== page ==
I've just asked Emma in the workshop about this and she explained that it is due to a number of factors, particularly the heel shape of the client (in this case, as it's a sample, it was probably made this way to show that it could be done) influencing the last design so that the transition from upper to heel is seamless. It can't be done this way for everyone without ruining the proportions of the heel. In fact, she showed me a couple of bespoke shoes in the workshop that were very similar.

 

Foster & Son

post #745 of 1132
Thread Starter 
Quote:
Originally Posted by VegTan View Post

e113e7f1.png

Why is the tongue faded partially? If it isn't faded, how did you redye the upper without redyeing the white stitching?

 

Veg Tan,

 

Just had a look again at the shoe and it would appear that the dye has rubbed into the leather above it and it is nowhere near as noticeable irl as it is in the picture.

 

Foster & Son

post #746 of 1132
There are a couple of things with this shoe that are not typical of the way modern bespoke shoes are made:


The ‘stay-stitching’ (preventing the quarters to be ripped off) is done by machine. These days, virtually all English bespoke shoes will have that stay stitch done by hand, some 4 or 5 stitches across in a heavier thread, introducing a different texture, sometimes even in a contrasting colour.



It’s rather like the cut-through sleeve buttonhole in a bespoke coat. Insiders will know what it indicates.



The eyelets have metal reinforcements fitted:



Bespoke shoes (unlike ready-to-wear) usually shun those rivets and do not have reinforcement that can be seen from the outside. It gets reinforced with tape placed between the upper- and the lining leather.

Just a couple of useless observations. shog[1].gifshog[1].gifshog[1].gif
post #747 of 1132

Just wanted to say what an unexpected privilege it was to be shown around the shop by Frank when I popped in for some shoe bags this afternoon. Seeing and handling the vintage bespoke shoes that have been posted in this thread was an experience I would recommend to anyone on the forum, likewise the lasts and leather collection backstairs. Has to be the most interesting shop on Jermyn Street.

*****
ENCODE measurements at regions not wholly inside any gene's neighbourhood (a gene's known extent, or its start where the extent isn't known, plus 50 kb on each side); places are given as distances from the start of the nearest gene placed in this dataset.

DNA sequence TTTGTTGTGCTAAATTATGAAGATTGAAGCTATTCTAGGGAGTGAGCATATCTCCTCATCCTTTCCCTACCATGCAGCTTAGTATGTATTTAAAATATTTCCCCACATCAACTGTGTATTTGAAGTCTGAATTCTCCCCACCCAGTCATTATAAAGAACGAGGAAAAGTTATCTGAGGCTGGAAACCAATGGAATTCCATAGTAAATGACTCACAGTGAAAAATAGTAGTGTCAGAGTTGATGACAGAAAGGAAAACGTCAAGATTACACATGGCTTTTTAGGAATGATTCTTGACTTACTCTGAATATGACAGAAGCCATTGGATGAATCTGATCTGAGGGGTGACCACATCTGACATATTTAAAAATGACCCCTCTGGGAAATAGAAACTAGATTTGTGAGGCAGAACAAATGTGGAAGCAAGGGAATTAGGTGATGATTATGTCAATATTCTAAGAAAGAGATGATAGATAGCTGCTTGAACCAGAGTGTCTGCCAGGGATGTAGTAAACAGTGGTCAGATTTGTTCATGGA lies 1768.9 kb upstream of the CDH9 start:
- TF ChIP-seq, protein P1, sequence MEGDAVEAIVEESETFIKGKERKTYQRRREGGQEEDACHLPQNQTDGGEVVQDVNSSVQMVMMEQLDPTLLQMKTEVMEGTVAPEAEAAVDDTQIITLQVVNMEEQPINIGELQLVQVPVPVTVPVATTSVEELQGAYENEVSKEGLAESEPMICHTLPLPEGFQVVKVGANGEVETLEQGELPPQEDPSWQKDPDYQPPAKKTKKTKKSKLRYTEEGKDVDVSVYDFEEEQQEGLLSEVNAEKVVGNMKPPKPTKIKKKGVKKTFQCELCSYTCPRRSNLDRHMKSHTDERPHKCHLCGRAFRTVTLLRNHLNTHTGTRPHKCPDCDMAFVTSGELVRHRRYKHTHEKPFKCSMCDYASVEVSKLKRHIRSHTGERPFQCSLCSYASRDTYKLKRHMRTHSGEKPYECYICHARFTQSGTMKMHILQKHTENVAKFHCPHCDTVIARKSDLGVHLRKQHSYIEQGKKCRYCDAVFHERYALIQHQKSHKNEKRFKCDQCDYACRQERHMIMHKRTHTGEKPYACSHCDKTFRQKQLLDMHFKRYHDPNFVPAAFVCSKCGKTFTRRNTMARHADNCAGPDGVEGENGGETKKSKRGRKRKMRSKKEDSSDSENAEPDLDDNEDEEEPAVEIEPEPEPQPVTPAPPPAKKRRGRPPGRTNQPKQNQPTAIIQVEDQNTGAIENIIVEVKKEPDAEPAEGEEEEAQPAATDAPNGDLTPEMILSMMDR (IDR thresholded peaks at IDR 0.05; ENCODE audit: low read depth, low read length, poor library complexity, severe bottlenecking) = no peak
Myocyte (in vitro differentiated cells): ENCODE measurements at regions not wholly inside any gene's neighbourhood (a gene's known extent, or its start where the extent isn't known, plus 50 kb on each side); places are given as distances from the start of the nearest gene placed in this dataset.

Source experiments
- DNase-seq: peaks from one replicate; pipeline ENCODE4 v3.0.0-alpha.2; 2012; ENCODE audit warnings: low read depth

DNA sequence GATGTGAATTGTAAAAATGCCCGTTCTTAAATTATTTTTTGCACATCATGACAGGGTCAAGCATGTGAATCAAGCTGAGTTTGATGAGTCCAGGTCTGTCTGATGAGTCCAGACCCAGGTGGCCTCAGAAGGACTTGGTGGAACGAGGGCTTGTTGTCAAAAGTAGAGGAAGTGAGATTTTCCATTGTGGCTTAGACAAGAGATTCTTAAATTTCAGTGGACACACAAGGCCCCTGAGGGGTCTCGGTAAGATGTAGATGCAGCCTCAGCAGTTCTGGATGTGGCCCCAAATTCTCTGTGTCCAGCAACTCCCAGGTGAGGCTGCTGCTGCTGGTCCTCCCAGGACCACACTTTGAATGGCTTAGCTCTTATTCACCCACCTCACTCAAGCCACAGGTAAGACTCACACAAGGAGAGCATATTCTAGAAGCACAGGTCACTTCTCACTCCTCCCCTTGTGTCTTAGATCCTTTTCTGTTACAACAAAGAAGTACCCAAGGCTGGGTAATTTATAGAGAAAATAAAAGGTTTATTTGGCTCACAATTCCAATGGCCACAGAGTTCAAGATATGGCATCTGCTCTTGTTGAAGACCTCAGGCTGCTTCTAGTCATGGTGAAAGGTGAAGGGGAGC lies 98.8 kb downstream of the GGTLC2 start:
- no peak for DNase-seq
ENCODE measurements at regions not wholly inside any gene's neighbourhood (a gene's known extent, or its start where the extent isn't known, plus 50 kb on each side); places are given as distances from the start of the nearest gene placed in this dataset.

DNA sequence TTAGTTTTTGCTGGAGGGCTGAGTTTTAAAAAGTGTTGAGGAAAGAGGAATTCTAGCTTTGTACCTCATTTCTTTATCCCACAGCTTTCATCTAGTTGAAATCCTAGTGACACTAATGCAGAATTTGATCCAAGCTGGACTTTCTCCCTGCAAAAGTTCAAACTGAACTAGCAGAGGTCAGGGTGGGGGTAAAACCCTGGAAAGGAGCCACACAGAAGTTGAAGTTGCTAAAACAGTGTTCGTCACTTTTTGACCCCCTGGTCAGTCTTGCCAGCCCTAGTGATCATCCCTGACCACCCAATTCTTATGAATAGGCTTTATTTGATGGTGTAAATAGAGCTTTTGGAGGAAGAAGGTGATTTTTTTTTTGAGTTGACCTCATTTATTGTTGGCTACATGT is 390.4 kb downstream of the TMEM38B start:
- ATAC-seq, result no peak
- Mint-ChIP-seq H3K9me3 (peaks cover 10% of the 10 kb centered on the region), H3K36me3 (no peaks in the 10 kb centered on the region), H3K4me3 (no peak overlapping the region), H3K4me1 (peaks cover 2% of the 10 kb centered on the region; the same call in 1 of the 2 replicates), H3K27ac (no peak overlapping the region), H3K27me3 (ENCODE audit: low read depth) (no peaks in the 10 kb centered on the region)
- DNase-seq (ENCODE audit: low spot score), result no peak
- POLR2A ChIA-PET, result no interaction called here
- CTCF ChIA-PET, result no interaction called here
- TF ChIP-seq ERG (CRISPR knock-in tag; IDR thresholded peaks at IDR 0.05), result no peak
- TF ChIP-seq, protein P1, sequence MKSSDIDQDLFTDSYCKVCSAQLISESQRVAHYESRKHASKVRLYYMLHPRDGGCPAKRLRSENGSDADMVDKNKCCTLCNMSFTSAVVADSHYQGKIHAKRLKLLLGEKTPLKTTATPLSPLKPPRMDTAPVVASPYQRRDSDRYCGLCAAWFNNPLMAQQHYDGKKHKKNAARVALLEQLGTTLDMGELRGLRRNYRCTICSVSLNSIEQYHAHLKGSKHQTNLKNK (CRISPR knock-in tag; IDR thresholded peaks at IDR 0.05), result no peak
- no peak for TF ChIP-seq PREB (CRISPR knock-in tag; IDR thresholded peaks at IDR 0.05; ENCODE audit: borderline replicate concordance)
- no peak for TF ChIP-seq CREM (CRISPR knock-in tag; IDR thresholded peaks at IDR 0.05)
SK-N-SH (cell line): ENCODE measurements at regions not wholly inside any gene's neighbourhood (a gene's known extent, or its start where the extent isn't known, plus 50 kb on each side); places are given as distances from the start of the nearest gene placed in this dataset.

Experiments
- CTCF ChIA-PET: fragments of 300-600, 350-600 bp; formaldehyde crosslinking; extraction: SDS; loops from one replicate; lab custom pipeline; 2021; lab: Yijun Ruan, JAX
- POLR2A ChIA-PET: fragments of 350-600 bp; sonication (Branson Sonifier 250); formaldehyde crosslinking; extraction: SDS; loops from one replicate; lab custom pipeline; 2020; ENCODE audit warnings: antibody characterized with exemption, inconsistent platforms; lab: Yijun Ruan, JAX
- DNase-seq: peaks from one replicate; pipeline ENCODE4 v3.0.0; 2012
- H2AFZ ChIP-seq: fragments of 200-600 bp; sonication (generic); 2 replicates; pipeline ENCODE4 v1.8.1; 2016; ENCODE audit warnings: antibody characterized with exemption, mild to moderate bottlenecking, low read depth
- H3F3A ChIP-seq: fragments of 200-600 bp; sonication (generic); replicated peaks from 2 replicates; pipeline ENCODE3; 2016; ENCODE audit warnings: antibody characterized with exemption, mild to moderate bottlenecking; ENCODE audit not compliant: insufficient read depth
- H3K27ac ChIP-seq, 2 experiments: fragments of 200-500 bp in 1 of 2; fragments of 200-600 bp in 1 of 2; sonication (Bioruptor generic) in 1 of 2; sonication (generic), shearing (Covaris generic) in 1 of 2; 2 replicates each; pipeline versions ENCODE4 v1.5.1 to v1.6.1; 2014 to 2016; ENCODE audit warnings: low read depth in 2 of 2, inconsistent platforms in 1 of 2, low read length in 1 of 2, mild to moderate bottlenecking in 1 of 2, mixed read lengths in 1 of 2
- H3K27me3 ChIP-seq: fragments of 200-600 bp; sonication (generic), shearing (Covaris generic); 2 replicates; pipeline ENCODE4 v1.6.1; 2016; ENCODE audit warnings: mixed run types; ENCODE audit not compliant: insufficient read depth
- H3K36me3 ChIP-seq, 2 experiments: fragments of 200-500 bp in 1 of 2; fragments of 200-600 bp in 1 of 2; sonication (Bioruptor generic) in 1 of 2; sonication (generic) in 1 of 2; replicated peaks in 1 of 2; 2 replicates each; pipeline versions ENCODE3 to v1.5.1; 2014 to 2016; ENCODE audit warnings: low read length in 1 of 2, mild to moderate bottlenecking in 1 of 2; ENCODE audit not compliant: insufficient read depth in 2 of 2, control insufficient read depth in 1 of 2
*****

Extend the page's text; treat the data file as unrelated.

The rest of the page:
Many thanks also to George for the bags and for helping me try on a few of the sale pairs (still plenty of good deals to be had).

post #748 of 1132
Thread Starter 
Quote:
Originally Posted by atia2 View Post
 

Just wanted to say what an unexpected privilege it was to be shown around the shop by Frank when I popped in for some shoe bags this afternoon. Seeing and handling the vintage bespoke shoes that have been posted in this thread was an experience I would recommend to anyone on the forum, likewise the lasts and leather collection backstairs. Has to be the most interesting shop on Jermyn Street.

 

Many thanks also to George for the bags and for helping me try on a few of the sale pairs (still plenty of good deals to be had).

 

You're really kind, thank you very much. If anyone wants to come in and have a look at our old, and new, vintage shoes please do, you'll be very welcome anytime.

 

Foster & Son

post #749 of 1132
Thread Starter 
Quote:
Originally Posted by bengal-stripe View Post

There are a couple of things with this shoe that are not typical of the way modern bespoke shoes are made:


The ‘stay-stitching’ (preventing the quarters to be ripped off) is done by machine. These days, virtually all English bespoke shoes will have that stay stitch done by hand, some 4 or 5 stitches across in a heavier thread, introducing a different texture, sometimes even in a contrasting colour.



It’s rather like the cut-through sleeve buttonhole in a bespoke coat. Insiders will know what it indicates.



The eyelets have metal reinforcements fitted:



Bespoke shoes (unlike ready-to-wear) usually shun those rivets and do not have reinforcement that can be seen from the outside. It gets reinforced with tape placed between the upper- and the lining leather.

Just a couple of useless observations. shog[1].gifshog[1].gifshog[1].gif

 

Bengal-stripe, what a wonderful source of information you are! Absolutely fabulous!

post #750 of 1132
Quote:
Originally Posted by FosterandSon View Post

Just had a look again at the shoe and it would appear that the dye has rubbed into the leather above it and it is nowhere near as noticeable irl as it is in the picture.

Foster & Son

Thank you so much for your time.